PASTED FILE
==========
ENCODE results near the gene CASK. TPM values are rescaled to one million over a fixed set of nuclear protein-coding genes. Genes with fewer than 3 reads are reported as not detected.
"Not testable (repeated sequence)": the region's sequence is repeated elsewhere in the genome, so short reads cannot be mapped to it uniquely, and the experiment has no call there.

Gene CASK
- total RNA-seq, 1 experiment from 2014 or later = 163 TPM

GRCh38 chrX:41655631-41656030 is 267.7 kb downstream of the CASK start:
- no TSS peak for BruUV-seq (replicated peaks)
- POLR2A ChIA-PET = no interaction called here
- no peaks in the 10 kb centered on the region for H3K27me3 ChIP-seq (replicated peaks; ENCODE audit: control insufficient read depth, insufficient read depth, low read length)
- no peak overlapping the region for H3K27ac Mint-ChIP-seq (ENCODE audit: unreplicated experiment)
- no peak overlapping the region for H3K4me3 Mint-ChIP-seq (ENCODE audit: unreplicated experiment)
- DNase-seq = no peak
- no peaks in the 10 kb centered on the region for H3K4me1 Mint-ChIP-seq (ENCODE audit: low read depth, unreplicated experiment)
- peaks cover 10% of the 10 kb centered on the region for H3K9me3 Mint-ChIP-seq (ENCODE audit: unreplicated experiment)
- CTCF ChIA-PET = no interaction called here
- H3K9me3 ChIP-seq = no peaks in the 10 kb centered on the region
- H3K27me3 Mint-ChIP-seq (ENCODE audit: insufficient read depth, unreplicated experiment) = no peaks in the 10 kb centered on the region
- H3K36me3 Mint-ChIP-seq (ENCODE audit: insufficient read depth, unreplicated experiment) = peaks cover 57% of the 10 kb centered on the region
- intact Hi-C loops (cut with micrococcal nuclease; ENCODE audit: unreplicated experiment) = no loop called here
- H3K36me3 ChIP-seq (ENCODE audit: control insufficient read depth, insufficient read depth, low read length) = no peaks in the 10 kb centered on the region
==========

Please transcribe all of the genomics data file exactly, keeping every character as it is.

ENCODE results near the gene CASK. TPM values are rescaled to one million over a fixed set of nuclear protein-coding genes. Genes with fewer than 3 reads are reported as not detected.
"Not testable (repeated sequence)": the region's sequence is repeated elsewhere in the genome, so short reads cannot be mapped to it uniquely, and the experiment has no call there.

Gene CASK
- total RNA-seq, 1 experiment from 2014 or later = 163 TPM

GRCh38 chrX:41655631-41656030 is 267.7 kb downstream of the CASK start:
- no TSS peak for BruUV-seq (replicated peaks)
- POLR2A ChIA-PET = no interaction called here
- no peaks in the 10 kb centered on the region for H3K27me3 ChIP-seq (replicated peaks; ENCODE audit: control insufficient read depth, insufficient read depth, low read length)
- no peak overlapping the region for H3K27ac Mint-ChIP-seq (ENCODE audit: unreplicated experiment)
- no peak overlapping the region for H3K4me3 Mint-ChIP-seq (ENCODE audit: unreplicated experiment)
- DNase-seq = no peak
- no peaks in the 10 kb centered on the region for H3K4me1 Mint-ChIP-seq (ENCODE audit: low read depth, unreplicated experiment)
- peaks cover 10% of the 10 kb centered on the region for H3K9me3 Mint-ChIP-seq (ENCODE audit: unreplicated experiment)
- CTCF ChIA-PET = no interaction called here
- H3K9me3 ChIP-seq = no peaks in the 10 kb centered on the region
- H3K27me3 Mint-ChIP-seq (ENCODE audit: insufficient read depth, unreplicated experiment) = no peaks in the 10 kb centered on the region
- H3K36me3 Mint-ChIP-seq (ENCODE audit: insufficient read depth, unreplicated experiment) = peaks cover 57% of the 10 kb centered on the region
- intact Hi-C loops (cut with micrococcal nuclease; ENCODE audit: unreplicated experiment) = no loop called here
- H3K36me3 ChIP-seq (ENCODE audit: control insufficient read depth, insufficient read depth, low read length) = no peaks in the 10 kb centered on the region